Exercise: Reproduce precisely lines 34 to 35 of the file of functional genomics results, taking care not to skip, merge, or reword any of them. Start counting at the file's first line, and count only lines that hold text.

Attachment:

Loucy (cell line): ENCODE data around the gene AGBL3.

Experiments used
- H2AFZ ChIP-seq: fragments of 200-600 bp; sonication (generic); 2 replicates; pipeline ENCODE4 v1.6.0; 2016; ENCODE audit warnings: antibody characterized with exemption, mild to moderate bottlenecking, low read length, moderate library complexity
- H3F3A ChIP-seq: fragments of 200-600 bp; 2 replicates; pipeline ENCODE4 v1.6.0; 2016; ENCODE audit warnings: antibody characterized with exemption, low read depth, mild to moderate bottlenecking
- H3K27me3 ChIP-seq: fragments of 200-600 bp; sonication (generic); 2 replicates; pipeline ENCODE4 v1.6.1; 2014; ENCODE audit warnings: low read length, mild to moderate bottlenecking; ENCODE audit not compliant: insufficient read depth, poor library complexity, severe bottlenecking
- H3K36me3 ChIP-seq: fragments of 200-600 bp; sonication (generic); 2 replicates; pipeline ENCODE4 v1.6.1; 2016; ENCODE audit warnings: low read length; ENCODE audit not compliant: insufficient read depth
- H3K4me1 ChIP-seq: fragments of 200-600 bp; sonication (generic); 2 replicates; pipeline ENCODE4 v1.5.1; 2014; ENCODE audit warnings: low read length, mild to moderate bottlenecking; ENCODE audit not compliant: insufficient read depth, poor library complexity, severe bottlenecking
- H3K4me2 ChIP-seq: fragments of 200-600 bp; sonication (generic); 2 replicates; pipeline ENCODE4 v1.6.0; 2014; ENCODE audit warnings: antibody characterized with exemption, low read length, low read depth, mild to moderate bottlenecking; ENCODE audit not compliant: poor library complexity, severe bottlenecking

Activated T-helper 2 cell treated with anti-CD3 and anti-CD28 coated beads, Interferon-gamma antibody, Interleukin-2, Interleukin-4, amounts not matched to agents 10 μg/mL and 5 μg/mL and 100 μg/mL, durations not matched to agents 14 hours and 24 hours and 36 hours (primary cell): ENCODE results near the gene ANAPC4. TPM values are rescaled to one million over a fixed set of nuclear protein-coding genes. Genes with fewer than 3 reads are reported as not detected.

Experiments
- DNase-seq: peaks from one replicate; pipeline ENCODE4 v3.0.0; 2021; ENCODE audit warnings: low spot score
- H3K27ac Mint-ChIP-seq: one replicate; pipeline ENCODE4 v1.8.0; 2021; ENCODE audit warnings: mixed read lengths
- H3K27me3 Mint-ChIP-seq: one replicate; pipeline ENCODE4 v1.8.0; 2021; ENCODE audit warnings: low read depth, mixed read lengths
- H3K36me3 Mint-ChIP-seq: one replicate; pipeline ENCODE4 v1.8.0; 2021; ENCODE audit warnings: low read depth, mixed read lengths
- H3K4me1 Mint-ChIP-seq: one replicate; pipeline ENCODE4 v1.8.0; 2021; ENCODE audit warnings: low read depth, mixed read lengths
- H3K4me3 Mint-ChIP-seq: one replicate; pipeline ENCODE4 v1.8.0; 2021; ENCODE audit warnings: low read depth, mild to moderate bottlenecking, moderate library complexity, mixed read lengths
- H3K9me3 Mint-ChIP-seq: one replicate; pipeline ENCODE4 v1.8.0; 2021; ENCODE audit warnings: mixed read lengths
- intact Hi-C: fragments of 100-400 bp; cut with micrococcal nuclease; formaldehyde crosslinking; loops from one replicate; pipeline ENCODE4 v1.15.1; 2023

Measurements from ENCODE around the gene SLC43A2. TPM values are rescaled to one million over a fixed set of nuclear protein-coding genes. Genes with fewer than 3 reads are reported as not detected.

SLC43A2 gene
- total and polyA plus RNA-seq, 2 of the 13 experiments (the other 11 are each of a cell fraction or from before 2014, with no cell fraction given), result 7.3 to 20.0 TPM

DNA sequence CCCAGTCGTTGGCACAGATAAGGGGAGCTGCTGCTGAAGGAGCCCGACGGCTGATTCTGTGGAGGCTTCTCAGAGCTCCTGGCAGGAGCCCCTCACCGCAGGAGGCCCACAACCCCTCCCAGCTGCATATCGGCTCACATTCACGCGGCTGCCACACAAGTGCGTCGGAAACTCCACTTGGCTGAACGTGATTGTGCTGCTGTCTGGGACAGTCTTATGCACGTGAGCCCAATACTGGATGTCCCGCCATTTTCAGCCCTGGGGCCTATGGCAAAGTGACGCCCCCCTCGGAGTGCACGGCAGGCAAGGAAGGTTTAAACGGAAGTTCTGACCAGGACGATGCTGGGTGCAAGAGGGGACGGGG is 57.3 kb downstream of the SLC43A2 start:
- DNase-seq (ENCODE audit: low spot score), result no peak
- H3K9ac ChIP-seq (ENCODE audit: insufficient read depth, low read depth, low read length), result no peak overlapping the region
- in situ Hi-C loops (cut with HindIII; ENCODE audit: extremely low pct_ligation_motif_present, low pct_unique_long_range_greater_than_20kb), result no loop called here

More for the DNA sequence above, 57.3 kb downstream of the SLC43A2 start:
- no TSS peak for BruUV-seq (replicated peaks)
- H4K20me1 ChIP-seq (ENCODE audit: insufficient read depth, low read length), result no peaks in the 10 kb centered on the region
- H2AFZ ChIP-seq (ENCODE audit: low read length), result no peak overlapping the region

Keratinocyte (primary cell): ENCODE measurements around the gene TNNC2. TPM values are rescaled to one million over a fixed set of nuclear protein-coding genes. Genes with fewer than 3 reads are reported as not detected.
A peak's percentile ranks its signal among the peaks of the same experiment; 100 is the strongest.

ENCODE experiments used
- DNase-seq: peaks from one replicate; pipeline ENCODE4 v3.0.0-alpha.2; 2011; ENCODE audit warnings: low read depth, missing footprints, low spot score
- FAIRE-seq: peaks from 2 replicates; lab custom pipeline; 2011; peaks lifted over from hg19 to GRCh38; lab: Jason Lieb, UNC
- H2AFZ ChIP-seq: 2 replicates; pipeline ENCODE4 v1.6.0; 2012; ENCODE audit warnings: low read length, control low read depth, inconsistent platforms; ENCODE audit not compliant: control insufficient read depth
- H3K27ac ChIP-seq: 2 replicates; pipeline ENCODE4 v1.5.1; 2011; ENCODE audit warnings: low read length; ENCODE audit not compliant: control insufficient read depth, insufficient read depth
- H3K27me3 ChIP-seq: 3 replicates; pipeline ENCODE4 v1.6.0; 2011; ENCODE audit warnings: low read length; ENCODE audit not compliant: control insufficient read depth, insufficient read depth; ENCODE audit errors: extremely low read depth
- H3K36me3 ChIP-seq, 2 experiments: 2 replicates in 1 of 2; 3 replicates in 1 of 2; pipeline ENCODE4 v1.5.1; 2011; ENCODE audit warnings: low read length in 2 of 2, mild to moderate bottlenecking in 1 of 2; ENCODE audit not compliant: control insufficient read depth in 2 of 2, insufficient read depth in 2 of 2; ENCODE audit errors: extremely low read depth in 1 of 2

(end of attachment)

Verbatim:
- FAIRE-seq: peaks from 2 replicates; lab custom pipeline; 2011; peaks lifted over from hg19 to GRCh38; lab: Jason Lieb, UNC
- H2AFZ ChIP-seq: 2 replicates; pipeline ENCODE4 v1.6.0; 2012; ENCODE audit warnings: low read length, control low read depth, inconsistent platforms; ENCODE audit not compliant: control insufficient read depth